It´s all about the art´s in Iceland these days. There is a lot of discussion about Iceland´s contribution at the Venice Biennale where the Swiss artist Christoph Büchel set up a mosque which has caused some controversy both in Iceland as well as in Venice. At the present there is, however, more focus on The Reykjavik Arts Festival which is an annual feast of the arts for all art lovers making Reykjavik a very interesting city at the moment. Running until June 7 the festival features close to thirty visual art exhibitions and performances focusing on various issues concerning women´s equality a century after women´s suffrage was introduced in Iceland.
Dorothy Iannone, “The Next Great Moment In History Is Ours” (photo by Joachim Littkemann)
Frenjur og Förnarlömb ©Rakel McMahon
The exhibitions mostly take place in Reykjavík in established and unconventional museums and spaces with over seventy visual artists represented, both Icelandic and international ones. There is a Swedish Jazz Trio, an Indian dance company and American artists such as The Guerrilla Girls, Richard Serra and Dorothy Iannone just to give you an idea of where the artist come from. On the opening day of the festival a new billboard work was unweiled in the city centre by the American female art group the Guerrilla Girls. They are known for their three decade long fight for equality within the art world using humour and statistics wearing their signature gorilla mask.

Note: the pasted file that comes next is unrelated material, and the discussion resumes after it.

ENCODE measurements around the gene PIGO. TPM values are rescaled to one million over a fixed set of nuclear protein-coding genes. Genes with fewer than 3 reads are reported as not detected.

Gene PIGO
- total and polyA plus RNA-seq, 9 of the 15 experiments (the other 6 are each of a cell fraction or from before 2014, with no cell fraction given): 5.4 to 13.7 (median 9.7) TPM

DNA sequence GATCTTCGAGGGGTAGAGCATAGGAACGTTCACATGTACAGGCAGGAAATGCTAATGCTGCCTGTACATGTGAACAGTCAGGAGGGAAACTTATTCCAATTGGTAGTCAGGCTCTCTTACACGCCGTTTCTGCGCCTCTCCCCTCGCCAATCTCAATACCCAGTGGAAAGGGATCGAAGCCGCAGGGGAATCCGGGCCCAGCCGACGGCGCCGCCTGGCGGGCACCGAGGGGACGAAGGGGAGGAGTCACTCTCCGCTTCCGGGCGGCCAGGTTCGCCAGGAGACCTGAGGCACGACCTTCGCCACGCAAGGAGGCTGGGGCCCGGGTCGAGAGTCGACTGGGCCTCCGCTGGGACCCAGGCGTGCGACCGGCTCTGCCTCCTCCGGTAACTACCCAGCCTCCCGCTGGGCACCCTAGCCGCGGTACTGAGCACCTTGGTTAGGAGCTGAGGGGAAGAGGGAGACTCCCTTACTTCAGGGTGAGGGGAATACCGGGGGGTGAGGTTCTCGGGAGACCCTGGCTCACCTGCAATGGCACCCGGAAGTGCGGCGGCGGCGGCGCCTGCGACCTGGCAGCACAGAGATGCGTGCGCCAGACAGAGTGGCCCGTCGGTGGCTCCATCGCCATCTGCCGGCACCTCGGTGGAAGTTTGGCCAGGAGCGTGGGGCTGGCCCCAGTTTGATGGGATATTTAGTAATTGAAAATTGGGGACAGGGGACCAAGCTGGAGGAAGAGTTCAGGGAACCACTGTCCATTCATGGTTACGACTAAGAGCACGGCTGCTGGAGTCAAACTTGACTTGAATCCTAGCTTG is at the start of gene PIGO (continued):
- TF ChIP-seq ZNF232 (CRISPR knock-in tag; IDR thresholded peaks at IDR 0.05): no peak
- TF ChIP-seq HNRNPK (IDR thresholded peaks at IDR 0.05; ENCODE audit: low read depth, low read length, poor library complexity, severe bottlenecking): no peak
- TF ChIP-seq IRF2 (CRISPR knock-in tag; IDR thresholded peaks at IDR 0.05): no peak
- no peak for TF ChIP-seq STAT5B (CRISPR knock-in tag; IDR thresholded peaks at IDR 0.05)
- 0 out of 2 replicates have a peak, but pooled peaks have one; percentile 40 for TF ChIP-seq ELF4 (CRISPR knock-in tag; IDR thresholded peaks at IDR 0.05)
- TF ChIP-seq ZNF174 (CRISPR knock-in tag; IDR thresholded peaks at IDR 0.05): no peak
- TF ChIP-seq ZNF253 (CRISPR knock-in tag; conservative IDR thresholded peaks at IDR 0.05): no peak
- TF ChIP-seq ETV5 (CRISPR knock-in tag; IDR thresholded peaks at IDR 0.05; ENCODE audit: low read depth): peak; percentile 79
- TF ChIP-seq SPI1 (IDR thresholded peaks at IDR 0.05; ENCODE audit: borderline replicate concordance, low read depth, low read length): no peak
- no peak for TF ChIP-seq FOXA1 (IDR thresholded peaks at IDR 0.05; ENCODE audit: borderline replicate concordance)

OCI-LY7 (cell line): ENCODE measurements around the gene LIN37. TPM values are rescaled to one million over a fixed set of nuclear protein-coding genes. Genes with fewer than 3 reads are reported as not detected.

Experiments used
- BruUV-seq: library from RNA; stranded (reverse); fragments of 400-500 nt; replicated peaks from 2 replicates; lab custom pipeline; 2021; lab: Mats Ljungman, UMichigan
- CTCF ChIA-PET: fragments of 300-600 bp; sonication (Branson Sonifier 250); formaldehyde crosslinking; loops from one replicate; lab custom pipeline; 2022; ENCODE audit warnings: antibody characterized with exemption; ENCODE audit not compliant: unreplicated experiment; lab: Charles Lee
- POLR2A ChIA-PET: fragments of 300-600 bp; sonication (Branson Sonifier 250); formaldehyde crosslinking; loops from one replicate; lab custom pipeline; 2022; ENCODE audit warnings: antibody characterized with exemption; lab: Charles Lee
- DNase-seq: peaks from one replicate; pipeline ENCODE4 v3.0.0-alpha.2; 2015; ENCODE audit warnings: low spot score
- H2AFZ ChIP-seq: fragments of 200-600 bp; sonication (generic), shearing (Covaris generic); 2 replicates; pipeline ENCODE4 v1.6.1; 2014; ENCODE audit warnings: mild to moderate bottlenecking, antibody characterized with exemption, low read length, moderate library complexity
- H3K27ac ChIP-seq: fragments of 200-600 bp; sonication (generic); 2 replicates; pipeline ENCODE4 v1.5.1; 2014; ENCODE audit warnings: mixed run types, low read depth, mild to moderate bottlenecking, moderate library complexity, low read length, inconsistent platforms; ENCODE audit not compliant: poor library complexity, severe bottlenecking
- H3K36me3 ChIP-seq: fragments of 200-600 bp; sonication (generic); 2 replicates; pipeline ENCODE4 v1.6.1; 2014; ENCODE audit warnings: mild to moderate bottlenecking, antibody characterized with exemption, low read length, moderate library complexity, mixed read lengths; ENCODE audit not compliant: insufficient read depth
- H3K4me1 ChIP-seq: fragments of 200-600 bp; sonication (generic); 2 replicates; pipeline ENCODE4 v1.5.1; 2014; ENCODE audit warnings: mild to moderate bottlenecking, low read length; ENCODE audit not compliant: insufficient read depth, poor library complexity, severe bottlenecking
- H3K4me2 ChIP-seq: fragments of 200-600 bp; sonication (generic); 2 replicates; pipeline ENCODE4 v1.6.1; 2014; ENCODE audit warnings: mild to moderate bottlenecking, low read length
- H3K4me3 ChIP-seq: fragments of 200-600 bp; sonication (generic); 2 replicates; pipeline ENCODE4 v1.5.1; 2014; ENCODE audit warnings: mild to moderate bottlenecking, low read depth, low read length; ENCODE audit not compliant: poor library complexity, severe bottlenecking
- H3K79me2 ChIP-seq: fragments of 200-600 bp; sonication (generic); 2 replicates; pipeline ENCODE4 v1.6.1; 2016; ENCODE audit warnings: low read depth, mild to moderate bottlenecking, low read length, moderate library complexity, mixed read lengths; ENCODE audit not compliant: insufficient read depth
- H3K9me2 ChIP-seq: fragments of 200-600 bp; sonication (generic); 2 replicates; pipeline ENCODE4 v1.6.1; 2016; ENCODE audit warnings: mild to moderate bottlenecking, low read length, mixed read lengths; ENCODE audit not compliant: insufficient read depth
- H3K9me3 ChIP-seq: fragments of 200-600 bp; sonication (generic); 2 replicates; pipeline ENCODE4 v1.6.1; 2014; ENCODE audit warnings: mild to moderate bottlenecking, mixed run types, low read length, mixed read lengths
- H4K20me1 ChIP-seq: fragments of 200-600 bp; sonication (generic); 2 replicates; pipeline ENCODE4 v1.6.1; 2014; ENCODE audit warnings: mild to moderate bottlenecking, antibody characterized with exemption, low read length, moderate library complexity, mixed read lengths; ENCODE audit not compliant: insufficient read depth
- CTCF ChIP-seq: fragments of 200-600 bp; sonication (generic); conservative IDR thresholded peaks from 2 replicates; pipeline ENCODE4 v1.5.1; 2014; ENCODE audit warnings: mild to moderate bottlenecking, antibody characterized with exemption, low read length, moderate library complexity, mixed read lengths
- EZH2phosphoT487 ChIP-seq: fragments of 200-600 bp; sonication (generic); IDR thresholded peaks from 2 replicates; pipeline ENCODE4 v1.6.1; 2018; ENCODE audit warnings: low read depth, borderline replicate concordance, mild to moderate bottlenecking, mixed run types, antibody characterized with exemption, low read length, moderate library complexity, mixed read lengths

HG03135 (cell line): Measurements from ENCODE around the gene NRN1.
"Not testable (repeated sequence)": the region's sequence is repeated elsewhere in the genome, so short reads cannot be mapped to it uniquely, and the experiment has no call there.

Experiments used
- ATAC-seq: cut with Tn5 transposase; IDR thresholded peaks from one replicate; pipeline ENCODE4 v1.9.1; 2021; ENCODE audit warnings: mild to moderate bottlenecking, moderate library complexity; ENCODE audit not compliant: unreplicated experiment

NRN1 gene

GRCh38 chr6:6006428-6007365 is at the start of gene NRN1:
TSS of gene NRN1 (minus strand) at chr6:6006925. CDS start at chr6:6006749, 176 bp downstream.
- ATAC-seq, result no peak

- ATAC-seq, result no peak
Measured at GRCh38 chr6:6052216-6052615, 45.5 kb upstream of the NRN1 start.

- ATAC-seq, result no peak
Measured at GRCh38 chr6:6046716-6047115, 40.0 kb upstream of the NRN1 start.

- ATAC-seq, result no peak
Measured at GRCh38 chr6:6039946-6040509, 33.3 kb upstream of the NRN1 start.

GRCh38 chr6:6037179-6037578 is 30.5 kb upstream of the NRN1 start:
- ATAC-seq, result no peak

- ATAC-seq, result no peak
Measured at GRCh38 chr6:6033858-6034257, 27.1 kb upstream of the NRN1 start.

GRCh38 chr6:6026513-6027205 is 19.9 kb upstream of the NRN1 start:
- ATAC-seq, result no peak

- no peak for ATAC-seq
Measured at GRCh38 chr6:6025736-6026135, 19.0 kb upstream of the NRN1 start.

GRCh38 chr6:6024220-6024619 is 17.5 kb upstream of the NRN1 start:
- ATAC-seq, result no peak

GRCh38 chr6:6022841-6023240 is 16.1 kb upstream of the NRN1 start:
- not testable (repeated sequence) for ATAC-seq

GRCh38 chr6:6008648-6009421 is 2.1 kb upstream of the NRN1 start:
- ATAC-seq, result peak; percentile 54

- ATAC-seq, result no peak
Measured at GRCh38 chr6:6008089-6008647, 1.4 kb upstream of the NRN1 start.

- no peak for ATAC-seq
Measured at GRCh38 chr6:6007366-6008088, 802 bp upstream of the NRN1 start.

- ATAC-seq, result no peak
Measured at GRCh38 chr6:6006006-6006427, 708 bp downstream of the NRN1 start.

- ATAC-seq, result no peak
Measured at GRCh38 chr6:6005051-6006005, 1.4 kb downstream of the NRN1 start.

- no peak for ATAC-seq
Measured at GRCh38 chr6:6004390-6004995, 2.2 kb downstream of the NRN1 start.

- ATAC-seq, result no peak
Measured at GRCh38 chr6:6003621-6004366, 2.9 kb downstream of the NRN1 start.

Misty Rain ©Saga Sigurðardóttir
Shantala Shvialingappa ©Elian Bachini
An exhibition of the works of Dorothy Iannone (1933), The Next Great Moment in History is Ours, focuses on her works from the late 60s and early 70s. Dorothy challenged the norms of the prevailing culture with her art and opinions during this period and her work was the subject of fierce criticism and censorship for a long time. Only in the past decade has her work seen a growing interest with some major exhibitions at New York´s New Museum (2009) among others.
Þegar myndir tala ©Gabríela Firðriksdóttir
A group exhibition a t the National Gallery of Iceland, SAGA: When images speak, aims to reflect the narrative part in Icelandic visual art. Works by many of Iceland´s canons in the art world can be viewed there by artists such as Björk, Dieter Roth, Erró, Jóhannes S. Kjarval, Ragnar Kjartansson and Ólafur Elíasson.
Verksummerki ©Agnieszka Sosnowska
The festival offers a wide array of events including concerts, dance performances, theater events and of course all kinds of art exhibitions. It runs until June 7th and more detailed information can be found on the Reykjavik Arts Festival´s webpage www.artfest.is
Þórhildur is an Icelander living in Luxembourg. A business graduate from the University of Texas at Austin she worked for a number of years in the financial sector in Reykjavik. Art, literature and design have always been of interest to her and for the last few years she has been studying Art Theory at the University of Iceland with a minor in Museology. She has been spending a lot of time in Stockholm where some of her family members live and loves to visit art galleries, museums and design stores whenever travelling.
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